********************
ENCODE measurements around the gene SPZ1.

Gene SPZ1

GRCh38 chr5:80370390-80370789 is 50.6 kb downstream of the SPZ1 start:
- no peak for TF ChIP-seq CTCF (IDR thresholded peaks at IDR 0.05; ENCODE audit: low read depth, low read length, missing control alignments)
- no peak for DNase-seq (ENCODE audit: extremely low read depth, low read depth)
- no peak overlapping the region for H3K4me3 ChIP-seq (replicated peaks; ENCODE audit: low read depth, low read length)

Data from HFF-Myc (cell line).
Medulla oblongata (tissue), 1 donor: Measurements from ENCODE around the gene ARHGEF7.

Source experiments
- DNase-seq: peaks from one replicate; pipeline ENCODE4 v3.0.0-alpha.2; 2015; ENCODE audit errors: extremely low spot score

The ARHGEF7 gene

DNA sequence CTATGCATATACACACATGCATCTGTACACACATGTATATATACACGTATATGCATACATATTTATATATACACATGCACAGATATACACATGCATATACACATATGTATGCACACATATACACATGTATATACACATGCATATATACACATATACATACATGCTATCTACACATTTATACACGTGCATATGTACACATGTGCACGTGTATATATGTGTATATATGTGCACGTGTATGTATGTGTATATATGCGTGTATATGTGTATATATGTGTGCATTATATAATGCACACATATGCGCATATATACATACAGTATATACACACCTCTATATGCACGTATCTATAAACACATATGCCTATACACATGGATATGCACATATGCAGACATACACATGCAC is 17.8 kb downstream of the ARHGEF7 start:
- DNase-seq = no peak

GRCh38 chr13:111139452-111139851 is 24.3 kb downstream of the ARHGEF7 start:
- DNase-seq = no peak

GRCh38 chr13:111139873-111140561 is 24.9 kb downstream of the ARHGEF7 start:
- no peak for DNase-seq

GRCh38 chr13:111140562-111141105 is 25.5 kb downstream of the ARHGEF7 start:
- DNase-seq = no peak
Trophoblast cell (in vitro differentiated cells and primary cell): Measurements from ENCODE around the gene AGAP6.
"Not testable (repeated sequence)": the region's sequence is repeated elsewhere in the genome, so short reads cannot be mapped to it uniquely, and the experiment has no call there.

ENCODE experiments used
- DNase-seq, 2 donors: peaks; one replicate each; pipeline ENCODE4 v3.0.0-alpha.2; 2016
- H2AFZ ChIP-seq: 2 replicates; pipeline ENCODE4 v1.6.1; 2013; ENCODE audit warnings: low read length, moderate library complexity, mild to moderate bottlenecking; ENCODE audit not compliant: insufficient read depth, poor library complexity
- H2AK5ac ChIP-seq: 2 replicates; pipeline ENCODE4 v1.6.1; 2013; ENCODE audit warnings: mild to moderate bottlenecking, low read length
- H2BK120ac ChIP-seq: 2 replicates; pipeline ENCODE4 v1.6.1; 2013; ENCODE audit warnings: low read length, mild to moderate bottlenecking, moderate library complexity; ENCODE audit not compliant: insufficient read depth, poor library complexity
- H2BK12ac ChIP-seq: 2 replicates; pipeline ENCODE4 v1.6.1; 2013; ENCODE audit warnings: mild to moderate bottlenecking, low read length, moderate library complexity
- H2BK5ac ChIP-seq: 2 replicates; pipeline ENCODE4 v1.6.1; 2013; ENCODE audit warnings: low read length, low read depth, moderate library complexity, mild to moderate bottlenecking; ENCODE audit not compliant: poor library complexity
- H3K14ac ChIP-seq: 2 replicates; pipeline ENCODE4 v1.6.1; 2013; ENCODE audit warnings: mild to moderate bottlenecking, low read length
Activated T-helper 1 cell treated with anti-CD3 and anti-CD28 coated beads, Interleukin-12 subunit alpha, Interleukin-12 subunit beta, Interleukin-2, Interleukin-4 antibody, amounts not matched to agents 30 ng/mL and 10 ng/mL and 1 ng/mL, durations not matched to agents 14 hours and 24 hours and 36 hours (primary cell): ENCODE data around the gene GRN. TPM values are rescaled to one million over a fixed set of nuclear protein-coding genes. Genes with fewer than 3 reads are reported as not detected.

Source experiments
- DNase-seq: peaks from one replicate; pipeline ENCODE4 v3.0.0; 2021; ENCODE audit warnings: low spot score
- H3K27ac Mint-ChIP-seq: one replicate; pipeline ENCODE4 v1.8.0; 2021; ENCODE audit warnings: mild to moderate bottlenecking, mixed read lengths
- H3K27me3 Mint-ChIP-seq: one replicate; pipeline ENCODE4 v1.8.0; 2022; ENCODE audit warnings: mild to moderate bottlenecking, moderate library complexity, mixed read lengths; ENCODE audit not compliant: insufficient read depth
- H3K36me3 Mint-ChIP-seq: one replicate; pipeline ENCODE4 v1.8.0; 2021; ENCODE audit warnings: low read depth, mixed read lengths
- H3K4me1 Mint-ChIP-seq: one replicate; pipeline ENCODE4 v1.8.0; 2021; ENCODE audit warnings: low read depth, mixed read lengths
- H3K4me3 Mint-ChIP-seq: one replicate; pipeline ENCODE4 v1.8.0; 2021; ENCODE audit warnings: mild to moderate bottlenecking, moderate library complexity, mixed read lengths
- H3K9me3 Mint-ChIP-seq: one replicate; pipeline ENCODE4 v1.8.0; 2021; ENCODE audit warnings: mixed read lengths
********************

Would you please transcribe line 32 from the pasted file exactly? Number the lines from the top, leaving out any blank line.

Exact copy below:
- DNase-seq: peaks from one replicate; pipeline ENCODE4 v3.0.0; 2021; ENCODE audit warnings: low spot score